As for fulfillment in love, five faithful wives are mentioned, but of those five, Alcestis and Lucretia die, while Griselda is subjected to monstrous fraud. Penelope is the only real icon of marital satisfaction, while Philology is a special case which requires separate consideration. Iseult and Helen are adulterers, highly admired though tragic heroines of extra-marital love of the sort celebrated (and then condemned) by Andreas Capellanus. Only Penelope projects a remnant of a possibility of a happy marriage.
Philology, placed last among the figures, also suggests harmonious stability, but she is far too much an abstraction to be taken for anyone’s lived experience. Her appearance to cap Lydgate’s list implies the elusiveness, if not the impossibility, of a wholly successful love affair. In Martianus Capella’s De nuptiis Philologiae et Mercurii Mercury is refused by Wisdom, Divination, and the Soul before successfully courting Philology. Though final knowledge, the future, and an essential ego may escape us, we have still books, we have still words. Though they prove only a mirror, a mirror is a marvelous tool. Since the reader encounters Philology while consuming Lydgate’s text, the case is made. Author and audience are at one. The fittest love is love of words, philology.
The only figure after that of Philology is Canacee. By this reference, Lydgates reinforces his point about reading, nodding, as he does on other occasions, to his debt to Master Chaucer, thus including modern as well as ancient literature and learning in his purview. Not only has Philology been “istellified” (136) for her “sapience.” She has also managed to capture the author as well as the reader in a self-reflective mirror. Love may be obscure in its origins and direction, it may prove unmanageable or shipwreck in a storm or suffer attack from pirates. The celibate monk Lydgate points in the end to the faithful wife Philology as the most worthy lover of all.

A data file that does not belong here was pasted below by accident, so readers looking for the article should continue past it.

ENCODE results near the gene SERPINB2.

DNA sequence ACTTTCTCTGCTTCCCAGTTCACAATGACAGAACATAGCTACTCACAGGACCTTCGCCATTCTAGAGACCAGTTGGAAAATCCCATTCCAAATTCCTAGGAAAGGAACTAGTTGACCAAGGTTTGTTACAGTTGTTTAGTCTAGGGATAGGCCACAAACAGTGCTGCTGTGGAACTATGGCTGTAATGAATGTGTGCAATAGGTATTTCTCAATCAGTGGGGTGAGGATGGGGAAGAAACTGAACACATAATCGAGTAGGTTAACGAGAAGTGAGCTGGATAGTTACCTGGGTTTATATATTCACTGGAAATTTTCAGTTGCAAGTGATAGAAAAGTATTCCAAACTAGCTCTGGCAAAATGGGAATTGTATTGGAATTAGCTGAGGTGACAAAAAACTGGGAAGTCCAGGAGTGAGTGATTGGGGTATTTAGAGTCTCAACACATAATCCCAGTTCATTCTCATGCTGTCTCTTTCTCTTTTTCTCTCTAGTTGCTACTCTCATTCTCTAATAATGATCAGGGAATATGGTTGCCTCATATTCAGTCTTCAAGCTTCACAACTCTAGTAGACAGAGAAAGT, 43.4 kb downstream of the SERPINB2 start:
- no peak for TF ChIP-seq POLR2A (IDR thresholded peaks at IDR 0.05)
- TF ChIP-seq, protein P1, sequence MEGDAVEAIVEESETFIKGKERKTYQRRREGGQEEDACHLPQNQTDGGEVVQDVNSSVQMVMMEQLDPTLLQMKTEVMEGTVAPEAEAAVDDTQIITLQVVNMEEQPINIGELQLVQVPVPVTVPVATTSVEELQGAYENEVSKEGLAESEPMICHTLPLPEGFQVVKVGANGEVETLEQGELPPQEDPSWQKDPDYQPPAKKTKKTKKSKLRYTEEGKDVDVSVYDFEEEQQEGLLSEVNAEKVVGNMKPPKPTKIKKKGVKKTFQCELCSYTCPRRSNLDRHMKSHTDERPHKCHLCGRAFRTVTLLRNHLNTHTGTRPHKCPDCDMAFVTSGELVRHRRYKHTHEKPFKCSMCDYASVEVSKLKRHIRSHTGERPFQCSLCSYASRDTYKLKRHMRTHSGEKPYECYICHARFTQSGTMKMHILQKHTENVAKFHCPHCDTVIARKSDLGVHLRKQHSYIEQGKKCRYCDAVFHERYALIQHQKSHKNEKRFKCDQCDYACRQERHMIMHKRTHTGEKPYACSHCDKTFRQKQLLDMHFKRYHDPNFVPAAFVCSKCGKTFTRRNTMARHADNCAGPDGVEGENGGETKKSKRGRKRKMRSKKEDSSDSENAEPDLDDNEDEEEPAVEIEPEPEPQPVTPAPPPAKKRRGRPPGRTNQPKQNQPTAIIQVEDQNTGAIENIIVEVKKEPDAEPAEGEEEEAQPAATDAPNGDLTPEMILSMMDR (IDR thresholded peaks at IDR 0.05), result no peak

1. Orwell objected to such language in modern times in his “Politics and the English Language,” saying Latinate words are characteristic of “bad writers.” Even today learned authors, even in the sciences, and even when technical terms are not counted, far outpace popular ones in their use of words of Greek and Latin derivation. Theophrastus in On Diction uses the term hellenismos, later in Latin called latinitas, to mean correctness. Of course the classical authors were writing in Greek and Latin. Thus a more direct equivalent in English would have been the use of Germanic words descended from Old English. A good survey is available in John Cooper Mendenhall’s Aureate Terms: A Study in Literary Diction of the Fifteenth Century.
Appreciators of literary vituperation will relish Joseph Ritson’s devastating 1802 attack on Lydgate in his Bibliographica Poetica, calling him a “voluminous, prosaick, and driveling monk” whose “stupid and fatiguing productions ... by no means deserve the name of poetry ... are neither worth collecting ... nor even worthy of preservation.”
2. In the Scriptorum Illustrium Majoris Brytannie Quam nunc Angliam et Scotiam Vocant: Catalogus.
3. ll. 804 ff. It is plain that even in Skelton’s time Lydgate’s meaning was obscured by his style.
4. Mitchell edited the poem for the Medieval Institute edition.
5. Page cxxxv, Early English Text Society edition. Still, Schick considered the poems’ poetic value as a whole to be “very small, almost nil,” (xiv)
6. Books two and three of the Greek Anthology, for instance, are made up of ekphrastic poems. The Homeric description of the Shield of Achilles (Iliad, XVIII), Keats’ “Ode on a Grecian Urn,” and “In the Spouter Inn” of Moby Dick are other examples.
7. She appears also as one of the lovers. (126-8)
8. Dido, Adonis, Iseult, Thisbe, Phyllis, Polyxena, and Lucretia.